Compare any two graphics cards:
Radeon HD 5850 vs Radeon HD 6670 (OEM)
IntroThe Radeon HD 5850 uses a 40 nm design. AMD has set the core speed at 725 MHz. The GDDR5 RAM works at a frequency of 1000 MHz on this particular card. It features 1440(288x5) SPUs along with 72 Texture Address Units and 32 ROPs.
Compare that to the Radeon HD 6670 (OEM), which features a clock speed of 800 MHz and a GDDR5 memory speed of 1000 MHz. It also makes use of a 128-bit memory bus, and makes use of a 40 nm design. It is comprised of 480 SPUs, 24 TAUs, and 8 ROPs.
(No game benchmarks for this combination yet.)
Power Usage and Theoretical Benchmarks
Power Consumption (Max TDP)
Theoretically speaking, the Radeon HD 5850 should be 100% faster than the Radeon HD 6670 (OEM) overall, because of its greater bandwidth. (explain)
Texel RateThe Radeon HD 5850 is much (about 172%) faster with regards to AF than the Radeon HD 6670 (OEM). (explain)
Pixel RateIf running with lots of anti-aliasing is important to you, then the Radeon HD 5850 is superior to the Radeon HD 6670 (OEM), and very much so. (explain)
Please note that the above 'benchmarks' are all just theoretical - the results were calculated based on the card's specifications, and real-world performance may (and probably will) vary at least a bit.
Please note that the price comparisons are based on search keywords - sometimes it might show cards with very similar names that are not exactly the same as the one chosen in the comparison. We do try to filter out the wrong results as best we can, though.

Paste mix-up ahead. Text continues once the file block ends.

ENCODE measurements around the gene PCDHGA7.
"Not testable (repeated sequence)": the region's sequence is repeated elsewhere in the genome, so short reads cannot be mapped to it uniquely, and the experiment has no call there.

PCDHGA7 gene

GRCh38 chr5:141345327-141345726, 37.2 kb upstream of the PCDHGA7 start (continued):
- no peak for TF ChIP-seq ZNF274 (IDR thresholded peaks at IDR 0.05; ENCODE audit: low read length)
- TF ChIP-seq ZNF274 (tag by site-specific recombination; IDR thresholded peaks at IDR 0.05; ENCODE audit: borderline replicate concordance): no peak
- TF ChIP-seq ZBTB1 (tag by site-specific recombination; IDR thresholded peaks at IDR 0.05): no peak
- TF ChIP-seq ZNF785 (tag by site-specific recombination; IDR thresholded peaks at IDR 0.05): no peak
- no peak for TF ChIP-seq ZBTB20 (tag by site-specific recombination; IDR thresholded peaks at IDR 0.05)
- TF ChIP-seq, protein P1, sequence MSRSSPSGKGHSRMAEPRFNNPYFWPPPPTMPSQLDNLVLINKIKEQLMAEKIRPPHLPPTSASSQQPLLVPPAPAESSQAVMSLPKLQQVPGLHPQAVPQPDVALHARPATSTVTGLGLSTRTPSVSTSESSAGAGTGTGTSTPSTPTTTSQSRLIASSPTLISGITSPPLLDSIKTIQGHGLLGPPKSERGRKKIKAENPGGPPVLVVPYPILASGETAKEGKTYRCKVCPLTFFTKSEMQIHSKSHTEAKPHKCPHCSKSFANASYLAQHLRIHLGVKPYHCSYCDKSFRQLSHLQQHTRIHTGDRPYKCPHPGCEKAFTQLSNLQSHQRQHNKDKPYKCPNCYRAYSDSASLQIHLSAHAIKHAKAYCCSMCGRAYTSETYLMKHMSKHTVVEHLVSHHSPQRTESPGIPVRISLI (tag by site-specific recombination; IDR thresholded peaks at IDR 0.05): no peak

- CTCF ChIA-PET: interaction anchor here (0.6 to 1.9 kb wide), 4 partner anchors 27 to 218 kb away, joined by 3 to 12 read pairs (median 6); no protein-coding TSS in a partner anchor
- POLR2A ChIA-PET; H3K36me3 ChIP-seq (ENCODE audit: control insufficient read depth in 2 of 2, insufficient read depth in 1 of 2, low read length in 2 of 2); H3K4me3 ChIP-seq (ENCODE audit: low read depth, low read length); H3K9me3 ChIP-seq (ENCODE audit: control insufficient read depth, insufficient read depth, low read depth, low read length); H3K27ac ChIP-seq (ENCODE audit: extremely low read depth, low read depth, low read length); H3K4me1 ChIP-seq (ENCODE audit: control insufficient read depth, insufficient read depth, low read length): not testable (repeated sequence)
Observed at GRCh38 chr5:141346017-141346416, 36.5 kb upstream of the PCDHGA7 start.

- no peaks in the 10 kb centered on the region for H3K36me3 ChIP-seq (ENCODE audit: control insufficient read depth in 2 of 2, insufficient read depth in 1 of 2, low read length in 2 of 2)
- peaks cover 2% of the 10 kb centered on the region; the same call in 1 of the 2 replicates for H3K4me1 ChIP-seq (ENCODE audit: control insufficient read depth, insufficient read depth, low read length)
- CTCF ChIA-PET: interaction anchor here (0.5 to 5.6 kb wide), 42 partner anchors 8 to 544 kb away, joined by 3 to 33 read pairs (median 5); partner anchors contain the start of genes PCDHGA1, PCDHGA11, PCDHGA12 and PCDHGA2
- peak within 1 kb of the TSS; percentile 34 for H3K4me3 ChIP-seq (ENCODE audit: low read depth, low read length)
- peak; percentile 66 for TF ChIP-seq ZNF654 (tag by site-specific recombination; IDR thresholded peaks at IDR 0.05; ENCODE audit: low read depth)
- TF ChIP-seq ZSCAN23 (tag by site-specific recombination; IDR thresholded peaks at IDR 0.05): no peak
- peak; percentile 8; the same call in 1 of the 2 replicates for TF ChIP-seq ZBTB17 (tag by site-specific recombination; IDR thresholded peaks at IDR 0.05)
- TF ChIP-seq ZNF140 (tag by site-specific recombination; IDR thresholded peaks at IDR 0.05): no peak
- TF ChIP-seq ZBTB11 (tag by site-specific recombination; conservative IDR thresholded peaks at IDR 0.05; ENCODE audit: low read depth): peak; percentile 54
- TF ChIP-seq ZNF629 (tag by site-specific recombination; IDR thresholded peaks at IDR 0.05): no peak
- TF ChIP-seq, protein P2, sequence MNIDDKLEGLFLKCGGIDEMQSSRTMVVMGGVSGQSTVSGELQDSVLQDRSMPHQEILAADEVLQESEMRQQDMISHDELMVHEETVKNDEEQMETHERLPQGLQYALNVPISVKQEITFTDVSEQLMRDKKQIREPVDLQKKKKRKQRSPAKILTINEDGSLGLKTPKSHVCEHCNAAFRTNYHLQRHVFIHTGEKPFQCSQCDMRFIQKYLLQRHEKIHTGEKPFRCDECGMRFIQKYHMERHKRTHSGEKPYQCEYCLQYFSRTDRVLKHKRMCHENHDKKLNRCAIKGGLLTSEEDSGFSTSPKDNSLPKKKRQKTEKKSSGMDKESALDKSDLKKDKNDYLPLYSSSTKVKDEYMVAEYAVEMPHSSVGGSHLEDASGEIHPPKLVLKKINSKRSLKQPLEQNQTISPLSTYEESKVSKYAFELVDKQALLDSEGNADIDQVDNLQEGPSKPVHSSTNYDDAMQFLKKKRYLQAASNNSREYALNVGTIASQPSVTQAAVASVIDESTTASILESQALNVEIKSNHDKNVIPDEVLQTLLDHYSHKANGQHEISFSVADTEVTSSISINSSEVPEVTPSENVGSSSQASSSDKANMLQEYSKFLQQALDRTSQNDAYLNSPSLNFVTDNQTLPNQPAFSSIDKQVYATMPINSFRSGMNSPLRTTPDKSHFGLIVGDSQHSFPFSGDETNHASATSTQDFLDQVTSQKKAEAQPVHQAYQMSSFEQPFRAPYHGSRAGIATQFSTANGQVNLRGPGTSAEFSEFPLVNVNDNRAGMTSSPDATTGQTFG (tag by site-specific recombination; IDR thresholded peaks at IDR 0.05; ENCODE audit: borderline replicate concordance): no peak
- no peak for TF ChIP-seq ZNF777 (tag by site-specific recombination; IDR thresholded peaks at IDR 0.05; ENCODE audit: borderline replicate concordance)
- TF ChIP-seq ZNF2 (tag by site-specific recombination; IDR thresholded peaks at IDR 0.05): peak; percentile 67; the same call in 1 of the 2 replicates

Memory Bandwidth: Memory bandwidth is the max amount of information (counted in megabytes per second) that can be transported past the external memory interface in a second. The number is calculated by multiplying the card's interface width by its memory speed. If the card has DDR memory, it must be multiplied by 2 again. If DDR5, multiply by ANOTHER 2x. The better the bandwidth is, the better the card will be in general. It especially helps with AA, HDR and higher screen resolutions.
Texel Rate: Texel rate is the maximum number of texture map elements (texels) that are processed in one second. This figure is calculated by multiplying the total number of texture units of the card by the core clock speed of the chip. The higher this number, the better the video card will be at handling texture filtering (anisotropic filtering - AF). It is measured in millions of texels processed in one second.
Pixel Rate: Pixel rate is the most pixels that the graphics chip could possibly record to its local memory in a second - measured in millions of pixels per second. The number is calculated by multiplying the number of colour ROPs by the the card's clock speed. ROPs (Raster Operations Pipelines - sometimes also referred to as Render Output Units) are responsible for filling the screen with pixels (the image). The actual pixel output rate is also dependant on many other factors, most notably the memory bandwidth of the card - the lower the bandwidth is, the lower the ability to get to the maximum fill rate.